students attacked


The mother of a Montclair High School student is urging the school district to take action following the alleged attack of her daughter and friends by other students on Friday, May 31.

In a statement made at the June 5 Board of Education meeting, Ursula Smith-Lloyd said her daughter and her friends were “savagely” attacked on Mission Street by a group of other students.

The perpetrators hid behind parked cars waiting for her daughter and her friends, and then “sucker-punched” the girls, she told the board.

“I would never expect my child to be beaten, kicked in the head, and another child to be taken away in an ambulance,” Smith-Lloyd said.

The police responded to the incident at 4:15 p.m. after a resident reported a large altercation involving several juveniles, said Police Lt. David O’Dowd. As police arrived, the crowd had begun to disperse and some of the juveniles had left the scene. Four female students, aged 15 and 16, remained at the scene, and paramedics treated them for scratches to the face, O'Dowd said.

One girl feeling light-headed was taken to Mountainside Hospital by ambulance, O’Dowd said.

The incident is under investigation by the Juvenile Aid Bureau, he said. As of Thursday, June 6, Juvenile Aid was still identifying all involved students. The school district is cooperating with the investigation.

Besides the physical bullying, Smith-Lloyd said, there has been cyberbullying as well. She said one of the perpetrators put together an edited video of the attack, with music, and circulated it on social media.

The students who initiated the attack continued to taunt and mock her daughter and the other victims at school after the attack and they no longer feel comfortable sending her to school, she said.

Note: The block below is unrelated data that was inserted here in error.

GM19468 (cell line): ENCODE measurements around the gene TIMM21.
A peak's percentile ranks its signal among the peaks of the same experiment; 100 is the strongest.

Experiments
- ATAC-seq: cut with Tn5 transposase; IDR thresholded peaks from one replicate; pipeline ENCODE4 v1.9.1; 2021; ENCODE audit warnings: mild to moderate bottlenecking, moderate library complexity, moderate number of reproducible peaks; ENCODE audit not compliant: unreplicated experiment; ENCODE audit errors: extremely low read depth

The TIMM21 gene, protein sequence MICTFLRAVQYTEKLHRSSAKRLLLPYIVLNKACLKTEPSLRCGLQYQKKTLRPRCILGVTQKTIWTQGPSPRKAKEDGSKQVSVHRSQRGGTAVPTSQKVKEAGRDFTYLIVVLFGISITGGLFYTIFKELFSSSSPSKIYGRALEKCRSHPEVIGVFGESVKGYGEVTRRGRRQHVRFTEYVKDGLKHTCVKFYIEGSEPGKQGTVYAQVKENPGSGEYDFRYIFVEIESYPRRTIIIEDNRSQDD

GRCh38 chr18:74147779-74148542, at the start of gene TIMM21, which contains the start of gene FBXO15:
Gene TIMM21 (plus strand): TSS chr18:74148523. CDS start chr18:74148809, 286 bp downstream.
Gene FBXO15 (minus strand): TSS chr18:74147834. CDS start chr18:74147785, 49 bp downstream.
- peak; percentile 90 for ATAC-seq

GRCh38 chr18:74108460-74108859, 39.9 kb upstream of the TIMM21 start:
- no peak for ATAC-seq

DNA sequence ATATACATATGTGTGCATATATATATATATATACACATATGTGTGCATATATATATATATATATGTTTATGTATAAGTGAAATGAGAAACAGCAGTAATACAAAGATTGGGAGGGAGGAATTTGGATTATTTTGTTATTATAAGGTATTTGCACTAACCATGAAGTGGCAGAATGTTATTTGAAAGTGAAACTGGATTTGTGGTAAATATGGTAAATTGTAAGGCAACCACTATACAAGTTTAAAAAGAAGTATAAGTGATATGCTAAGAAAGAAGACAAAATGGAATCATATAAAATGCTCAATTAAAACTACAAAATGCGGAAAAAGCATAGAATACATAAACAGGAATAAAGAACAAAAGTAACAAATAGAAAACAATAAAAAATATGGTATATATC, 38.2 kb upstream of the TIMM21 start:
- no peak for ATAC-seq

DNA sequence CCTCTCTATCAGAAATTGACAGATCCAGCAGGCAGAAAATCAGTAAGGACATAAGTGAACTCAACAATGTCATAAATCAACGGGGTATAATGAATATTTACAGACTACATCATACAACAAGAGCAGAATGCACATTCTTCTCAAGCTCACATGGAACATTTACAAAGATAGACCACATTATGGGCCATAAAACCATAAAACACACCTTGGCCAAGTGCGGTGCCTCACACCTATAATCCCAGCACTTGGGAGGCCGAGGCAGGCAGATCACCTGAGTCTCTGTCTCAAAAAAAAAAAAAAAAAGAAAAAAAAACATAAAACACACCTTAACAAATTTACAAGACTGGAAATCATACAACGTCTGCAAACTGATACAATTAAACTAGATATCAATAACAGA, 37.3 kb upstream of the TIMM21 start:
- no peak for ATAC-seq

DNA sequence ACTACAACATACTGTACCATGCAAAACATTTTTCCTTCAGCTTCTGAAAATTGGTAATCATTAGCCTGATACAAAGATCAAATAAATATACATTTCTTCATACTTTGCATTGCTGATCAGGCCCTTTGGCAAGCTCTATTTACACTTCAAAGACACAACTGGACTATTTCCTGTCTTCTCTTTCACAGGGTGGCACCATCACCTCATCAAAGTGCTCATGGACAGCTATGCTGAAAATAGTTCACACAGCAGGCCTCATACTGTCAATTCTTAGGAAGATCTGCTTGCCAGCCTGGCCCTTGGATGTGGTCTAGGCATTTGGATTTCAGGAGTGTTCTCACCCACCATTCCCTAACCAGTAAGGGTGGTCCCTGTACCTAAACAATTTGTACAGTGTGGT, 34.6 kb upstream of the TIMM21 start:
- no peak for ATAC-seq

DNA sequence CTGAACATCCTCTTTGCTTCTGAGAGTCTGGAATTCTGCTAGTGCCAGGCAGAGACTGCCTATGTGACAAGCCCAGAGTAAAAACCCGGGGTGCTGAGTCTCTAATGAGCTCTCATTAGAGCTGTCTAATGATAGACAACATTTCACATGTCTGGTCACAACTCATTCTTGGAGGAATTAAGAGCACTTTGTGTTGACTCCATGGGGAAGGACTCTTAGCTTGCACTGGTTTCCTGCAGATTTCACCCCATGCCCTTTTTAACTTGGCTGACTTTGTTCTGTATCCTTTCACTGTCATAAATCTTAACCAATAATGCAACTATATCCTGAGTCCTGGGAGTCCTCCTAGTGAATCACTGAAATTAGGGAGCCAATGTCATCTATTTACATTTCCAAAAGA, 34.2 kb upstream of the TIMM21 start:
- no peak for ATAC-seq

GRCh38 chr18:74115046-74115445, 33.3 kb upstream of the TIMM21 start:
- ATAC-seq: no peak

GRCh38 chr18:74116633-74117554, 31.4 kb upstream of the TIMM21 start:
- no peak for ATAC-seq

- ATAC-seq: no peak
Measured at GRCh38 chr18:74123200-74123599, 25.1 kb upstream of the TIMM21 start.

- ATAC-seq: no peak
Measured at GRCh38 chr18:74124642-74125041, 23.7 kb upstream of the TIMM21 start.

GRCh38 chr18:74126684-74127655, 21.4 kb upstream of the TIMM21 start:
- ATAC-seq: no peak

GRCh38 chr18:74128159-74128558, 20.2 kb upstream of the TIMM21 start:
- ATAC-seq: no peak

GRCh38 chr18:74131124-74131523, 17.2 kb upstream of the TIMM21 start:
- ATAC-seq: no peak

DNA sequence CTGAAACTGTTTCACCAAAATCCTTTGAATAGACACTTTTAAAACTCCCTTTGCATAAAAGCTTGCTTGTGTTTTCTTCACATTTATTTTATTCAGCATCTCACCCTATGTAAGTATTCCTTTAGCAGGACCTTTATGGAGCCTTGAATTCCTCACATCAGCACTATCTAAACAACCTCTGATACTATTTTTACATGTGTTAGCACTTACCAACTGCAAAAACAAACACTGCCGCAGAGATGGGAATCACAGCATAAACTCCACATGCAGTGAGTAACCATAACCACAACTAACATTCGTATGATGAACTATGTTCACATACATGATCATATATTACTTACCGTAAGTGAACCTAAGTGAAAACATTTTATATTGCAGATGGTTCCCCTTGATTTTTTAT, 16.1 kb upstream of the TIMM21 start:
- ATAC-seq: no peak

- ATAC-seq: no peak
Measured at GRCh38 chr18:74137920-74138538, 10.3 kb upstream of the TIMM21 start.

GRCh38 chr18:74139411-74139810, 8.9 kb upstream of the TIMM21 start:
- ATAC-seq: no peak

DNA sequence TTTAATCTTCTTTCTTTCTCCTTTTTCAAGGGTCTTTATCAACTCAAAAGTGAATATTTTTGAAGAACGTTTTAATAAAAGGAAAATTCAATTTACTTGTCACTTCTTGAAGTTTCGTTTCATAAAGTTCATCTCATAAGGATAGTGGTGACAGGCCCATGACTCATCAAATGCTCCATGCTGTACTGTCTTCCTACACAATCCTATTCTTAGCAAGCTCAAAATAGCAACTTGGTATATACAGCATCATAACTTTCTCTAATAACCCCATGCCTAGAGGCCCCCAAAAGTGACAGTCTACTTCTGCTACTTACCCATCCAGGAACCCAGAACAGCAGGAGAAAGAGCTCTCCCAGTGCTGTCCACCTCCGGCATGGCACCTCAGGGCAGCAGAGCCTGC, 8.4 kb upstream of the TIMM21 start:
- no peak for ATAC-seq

Superintendent Kendra Johnson said she was saddened and troubled by the incident. “My heart, my soul is very heavy,” she said.

Johnson said there were some limitations in what the school district could do directly, since the incident took place off of school property. Working closely with the Montclair Police Department, all criminal activity involved in the incident is being documented, she said.

“Our kids’ safety is our number-one priority,” Johnson said.

For on-campus incidents, including Smith-Lloyd’s allegations that the perpetrators continued to bully and taunt students at school, the school can take disciplinary action, Johnson said.

BOE President Eve Robinson confirmed that Johnson had kept the board apprised of the details related to the assault. “And we are all very concerned. I think you can be assured that we all take this very seriously,” she said.

In another recent case, Police Lt. David O’Dowd said police responded to a report of two female MHS students fighting in the rear courtyard at Ruthie’s, a Chestnut Street eatery near the high school, on May 1.

The parent of one of the girls told Montclair Local that his daughter had been a target of bullying for some time.

Johnson said the matter was being addressed in accordance with “school policy and the code of conduct, and that restorative justice practices were being used.”

In May, the district released numbers on bullying cases that revealed a rise in incidents. Montclair saw 16 confirmed cases of bullying, and 49 alleged cases, during the first half of the 2018-2019 school year, up nine from the previous and more than tripling from 2016-2017.